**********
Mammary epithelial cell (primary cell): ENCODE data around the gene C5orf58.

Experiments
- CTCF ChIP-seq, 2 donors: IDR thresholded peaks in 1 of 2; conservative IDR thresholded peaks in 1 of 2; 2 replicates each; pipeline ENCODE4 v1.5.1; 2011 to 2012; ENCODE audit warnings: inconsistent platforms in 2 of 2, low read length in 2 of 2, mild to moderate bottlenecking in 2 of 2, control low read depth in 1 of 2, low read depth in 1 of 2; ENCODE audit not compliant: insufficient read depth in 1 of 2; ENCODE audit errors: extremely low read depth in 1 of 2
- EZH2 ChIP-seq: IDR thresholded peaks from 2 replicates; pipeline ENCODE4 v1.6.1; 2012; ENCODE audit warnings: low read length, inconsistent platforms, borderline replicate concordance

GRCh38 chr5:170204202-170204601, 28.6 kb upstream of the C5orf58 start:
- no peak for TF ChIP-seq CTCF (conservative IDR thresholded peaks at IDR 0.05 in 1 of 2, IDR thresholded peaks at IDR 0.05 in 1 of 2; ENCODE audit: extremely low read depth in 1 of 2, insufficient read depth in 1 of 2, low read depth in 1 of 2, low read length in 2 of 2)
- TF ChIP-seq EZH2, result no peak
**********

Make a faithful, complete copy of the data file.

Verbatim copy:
Mammary epithelial cell (primary cell): ENCODE data around the gene C5orf58.

Experiments
- CTCF ChIP-seq, 2 donors: IDR thresholded peaks in 1 of 2; conservative IDR thresholded peaks in 1 of 2; 2 replicates each; pipeline ENCODE4 v1.5.1; 2011 to 2012; ENCODE audit warnings: inconsistent platforms in 2 of 2, low read length in 2 of 2, mild to moderate bottlenecking in 2 of 2, control low read depth in 1 of 2, low read depth in 1 of 2; ENCODE audit not compliant: insufficient read depth in 1 of 2; ENCODE audit errors: extremely low read depth in 1 of 2
- EZH2 ChIP-seq: IDR thresholded peaks from 2 replicates; pipeline ENCODE4 v1.6.1; 2012; ENCODE audit warnings: low read length, inconsistent platforms, borderline replicate concordance

GRCh38 chr5:170204202-170204601, 28.6 kb upstream of the C5orf58 start:
- no peak for TF ChIP-seq CTCF (conservative IDR thresholded peaks at IDR 0.05 in 1 of 2, IDR thresholded peaks at IDR 0.05 in 1 of 2; ENCODE audit: extremely low read depth in 1 of 2, insufficient read depth in 1 of 2, low read depth in 1 of 2, low read length in 2 of 2)
- TF ChIP-seq EZH2, result no peak